The Pediatric Endocrinology Fellowship Program of the National Capital Consortium (NCC) is a three-year, Accreditation Council for Graduate Medical Education (ACGME)-accredited program designed to train active duty pediatricians for competency and subspecialty board eligibility in pediatric endocrinology. The program, which began training fellows in 1985, exists in affiliation with the combined NCC pediatric residency program at Walter Reed National Military Medical Center (WRNNMC), Bethesda, MD. The fellowship, which comes under the umbrella of the NCC, is based within the Departments of Pediatrics at WRNMMC and Uniformed Services University of the Health Sciences (USU).
Active duty in one of the Uniformed Services of the United States (Army, Navy, Air Force, or Public Health Service) is required. Information on incurred obligations, pay, and allowances may be obtained from the Office of Graduate Medical Education. Applicants must apply through, and be sponsored by, the Graduate Medical Education office of their respective branch of service for postdoctoral training. Requests for training should list the Pediatric Endocrinology Fellowship of the NCC at USUHS as their site of choice. Application deadlines are usually in September, and are determined by the individual services. Where feasible, applicants are encouraged to visit the USUHS and WRNMMC facilities, and arrange personal interviews with faculty members. If a visit is not practical, applicants should contact the Program Director and submit an updated Curriculum Vitae and letter of intent.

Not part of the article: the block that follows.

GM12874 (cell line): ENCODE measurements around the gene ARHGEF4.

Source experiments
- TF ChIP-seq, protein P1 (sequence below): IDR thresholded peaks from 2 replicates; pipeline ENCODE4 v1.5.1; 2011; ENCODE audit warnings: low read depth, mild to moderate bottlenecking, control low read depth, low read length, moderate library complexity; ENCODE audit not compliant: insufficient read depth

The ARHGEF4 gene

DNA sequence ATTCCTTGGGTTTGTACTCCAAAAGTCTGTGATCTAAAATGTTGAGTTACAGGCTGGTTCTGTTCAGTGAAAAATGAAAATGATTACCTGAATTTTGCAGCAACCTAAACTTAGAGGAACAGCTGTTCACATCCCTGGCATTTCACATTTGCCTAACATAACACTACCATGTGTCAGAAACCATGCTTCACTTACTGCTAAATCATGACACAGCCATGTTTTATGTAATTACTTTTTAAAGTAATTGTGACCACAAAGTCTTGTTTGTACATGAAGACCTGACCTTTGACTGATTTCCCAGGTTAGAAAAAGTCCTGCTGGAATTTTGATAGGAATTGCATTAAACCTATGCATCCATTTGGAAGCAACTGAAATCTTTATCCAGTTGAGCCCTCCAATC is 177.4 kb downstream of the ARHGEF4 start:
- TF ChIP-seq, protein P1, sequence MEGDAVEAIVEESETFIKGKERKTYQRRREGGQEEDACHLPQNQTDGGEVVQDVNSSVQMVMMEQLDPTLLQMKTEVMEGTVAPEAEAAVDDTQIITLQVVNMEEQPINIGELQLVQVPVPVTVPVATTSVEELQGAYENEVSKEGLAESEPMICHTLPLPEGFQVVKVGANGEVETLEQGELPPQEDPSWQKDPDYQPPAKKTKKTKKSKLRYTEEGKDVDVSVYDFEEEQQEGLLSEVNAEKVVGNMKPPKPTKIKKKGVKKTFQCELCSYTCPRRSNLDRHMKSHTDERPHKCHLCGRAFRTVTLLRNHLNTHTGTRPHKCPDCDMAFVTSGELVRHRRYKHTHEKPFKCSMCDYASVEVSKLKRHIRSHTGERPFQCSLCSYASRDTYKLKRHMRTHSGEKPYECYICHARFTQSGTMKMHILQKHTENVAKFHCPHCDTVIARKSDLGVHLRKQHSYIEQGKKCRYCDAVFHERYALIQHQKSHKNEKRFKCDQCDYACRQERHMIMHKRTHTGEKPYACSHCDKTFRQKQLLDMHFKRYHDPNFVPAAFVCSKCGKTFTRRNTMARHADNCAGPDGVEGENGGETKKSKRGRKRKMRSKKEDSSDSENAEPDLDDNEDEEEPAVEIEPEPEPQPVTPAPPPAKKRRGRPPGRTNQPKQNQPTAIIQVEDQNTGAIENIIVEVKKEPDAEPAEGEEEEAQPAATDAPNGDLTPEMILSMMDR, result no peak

Clinical training in the fellowship program is conducted at: 1) WRNMMC, which includes an outpatient clinic, the pediatric inpatient service, pediatric intensive care unit, mother-baby unit, and neonatal intensive care unit, and 2) Outreach clinics at Fort Belvoir Community Hospital, Fort Belvoir (VA); Naval Health Clinic Annapolis, Annapolis (MD); Malcolm Grow Medical Center, Joint Base Andrews (MD); and Womack Army Medical Center, Fort Bragg (NC). In addition to these busy general pediatric endocrinology clinics, fellows also participate in several multi-disciplinary clinics, including a Diabetes Clinic, Long-term Cancer Survivor's Clinic, Cystic Fibrosis Clinic, and Healthy Habits (obesity) Clinic. Rotations at affiliated institutions include one month at the National Institute of Child Health and Development, NIH (Bethesda, MD), and one month at the Children's National Medical Center (CNMC, Washington, DC). A one month rotation in Internal Medicine Endocrinology at WRNMMC is also part of the clinical curriculum. The NIH rotation offers a unique experience at a clinical research center with exposure to rare endocrine disorders. The CNMC rotation offers experience at a large civilian children's hospital in both the outpatient and inpatient settings. The fellowship program benefits from the clinical and academic synergy of four other Pediatric Subspecialty Fellowships that are part of the NCC, as well as a full representation of faculty from Pediatric and Pediatric surgical subspecialties.
Military Unique Training
The program is designed to graduate competent, caring pediatric endocrinologists who pursue careers as physician-educators and/or academicians. Graduates are prepared to become future leaders in the military pediatric and medical community.
The program provides training in unique military aspects of caring for dependent children with chronic disease, to include navigating military systems of care and unique concerns for the child with a deployed active duty family member. The military pediatric endocrinologist responds to consults from a wide range of geographic areas, including overseas. The program provides training in responding to these consults, within the context of the inherent capabilities of the outlying facilities.